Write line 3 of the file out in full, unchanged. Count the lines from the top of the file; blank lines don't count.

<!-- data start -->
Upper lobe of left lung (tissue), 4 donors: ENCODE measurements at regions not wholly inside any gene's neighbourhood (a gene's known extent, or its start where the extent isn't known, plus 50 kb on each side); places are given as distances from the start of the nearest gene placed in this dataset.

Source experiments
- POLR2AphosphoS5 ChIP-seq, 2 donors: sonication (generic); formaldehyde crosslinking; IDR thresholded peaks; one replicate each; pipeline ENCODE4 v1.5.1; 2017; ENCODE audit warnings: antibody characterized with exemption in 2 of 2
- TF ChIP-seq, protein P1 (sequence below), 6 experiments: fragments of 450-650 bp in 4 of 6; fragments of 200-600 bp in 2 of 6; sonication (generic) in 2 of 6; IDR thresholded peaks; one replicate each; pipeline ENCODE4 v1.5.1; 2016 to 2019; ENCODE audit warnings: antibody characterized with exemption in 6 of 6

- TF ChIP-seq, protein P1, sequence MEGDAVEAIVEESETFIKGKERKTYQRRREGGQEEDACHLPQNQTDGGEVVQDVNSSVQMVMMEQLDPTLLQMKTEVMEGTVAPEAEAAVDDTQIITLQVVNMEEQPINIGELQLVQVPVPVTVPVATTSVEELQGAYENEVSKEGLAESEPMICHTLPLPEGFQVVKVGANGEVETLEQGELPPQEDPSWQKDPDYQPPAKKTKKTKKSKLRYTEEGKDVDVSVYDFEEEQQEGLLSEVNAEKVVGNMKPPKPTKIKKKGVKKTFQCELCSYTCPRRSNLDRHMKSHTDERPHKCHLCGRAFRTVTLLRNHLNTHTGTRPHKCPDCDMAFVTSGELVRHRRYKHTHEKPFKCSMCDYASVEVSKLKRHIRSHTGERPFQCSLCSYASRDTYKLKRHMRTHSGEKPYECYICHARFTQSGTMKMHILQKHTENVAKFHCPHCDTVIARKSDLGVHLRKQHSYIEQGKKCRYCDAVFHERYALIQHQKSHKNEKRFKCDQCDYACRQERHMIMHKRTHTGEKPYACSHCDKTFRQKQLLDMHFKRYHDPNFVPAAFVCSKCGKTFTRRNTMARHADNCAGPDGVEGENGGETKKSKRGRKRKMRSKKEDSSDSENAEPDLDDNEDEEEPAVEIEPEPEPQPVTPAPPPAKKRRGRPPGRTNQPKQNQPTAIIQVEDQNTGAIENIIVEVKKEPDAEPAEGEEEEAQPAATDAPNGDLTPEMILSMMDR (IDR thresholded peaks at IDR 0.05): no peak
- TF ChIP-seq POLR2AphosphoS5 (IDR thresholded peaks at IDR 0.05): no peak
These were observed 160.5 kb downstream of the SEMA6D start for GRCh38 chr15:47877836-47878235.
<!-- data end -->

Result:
- POLR2AphosphoS5 ChIP-seq, 2 donors: sonication (generic); formaldehyde crosslinking; IDR thresholded peaks; one replicate each; pipeline ENCODE4 v1.5.1; 2017; ENCODE audit warnings: antibody characterized with exemption in 2 of 2